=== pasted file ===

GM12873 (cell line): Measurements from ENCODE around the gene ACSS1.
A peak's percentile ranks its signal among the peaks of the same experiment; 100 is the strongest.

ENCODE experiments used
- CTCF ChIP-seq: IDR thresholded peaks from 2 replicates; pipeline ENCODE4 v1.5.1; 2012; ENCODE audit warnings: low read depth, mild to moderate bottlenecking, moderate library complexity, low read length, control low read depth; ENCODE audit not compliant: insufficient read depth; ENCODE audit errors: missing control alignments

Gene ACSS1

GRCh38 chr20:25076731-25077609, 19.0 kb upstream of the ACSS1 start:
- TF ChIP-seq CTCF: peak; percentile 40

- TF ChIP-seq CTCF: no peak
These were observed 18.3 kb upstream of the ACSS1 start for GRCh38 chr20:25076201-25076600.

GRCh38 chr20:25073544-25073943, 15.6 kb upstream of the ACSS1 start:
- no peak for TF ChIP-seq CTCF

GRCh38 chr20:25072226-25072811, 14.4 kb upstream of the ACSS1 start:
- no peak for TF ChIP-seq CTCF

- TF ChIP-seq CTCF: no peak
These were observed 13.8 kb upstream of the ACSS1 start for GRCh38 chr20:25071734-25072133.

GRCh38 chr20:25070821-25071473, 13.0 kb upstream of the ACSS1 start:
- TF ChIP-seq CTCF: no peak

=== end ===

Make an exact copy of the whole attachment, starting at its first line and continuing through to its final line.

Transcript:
GM12873 (cell line): Measurements from ENCODE around the gene ACSS1.
A peak's percentile ranks its signal among the peaks of the same experiment; 100 is the strongest.

ENCODE experiments used
- CTCF ChIP-seq: IDR thresholded peaks from 2 replicates; pipeline ENCODE4 v1.5.1; 2012; ENCODE audit warnings: low read depth, mild to moderate bottlenecking, moderate library complexity, low read length, control low read depth; ENCODE audit not compliant: insufficient read depth; ENCODE audit errors: missing control alignments

Gene ACSS1

GRCh38 chr20:25076731-25077609, 19.0 kb upstream of the ACSS1 start:
- TF ChIP-seq CTCF: peak; percentile 40

- TF ChIP-seq CTCF: no peak
These were observed 18.3 kb upstream of the ACSS1 start for GRCh38 chr20:25076201-25076600.

GRCh38 chr20:25073544-25073943, 15.6 kb upstream of the ACSS1 start:
- no peak for TF ChIP-seq CTCF

GRCh38 chr20:25072226-25072811, 14.4 kb upstream of the ACSS1 start:
- no peak for TF ChIP-seq CTCF

- TF ChIP-seq CTCF: no peak
These were observed 13.8 kb upstream of the ACSS1 start for GRCh38 chr20:25071734-25072133.

GRCh38 chr20:25070821-25071473, 13.0 kb upstream of the ACSS1 start:
- TF ChIP-seq CTCF: no peak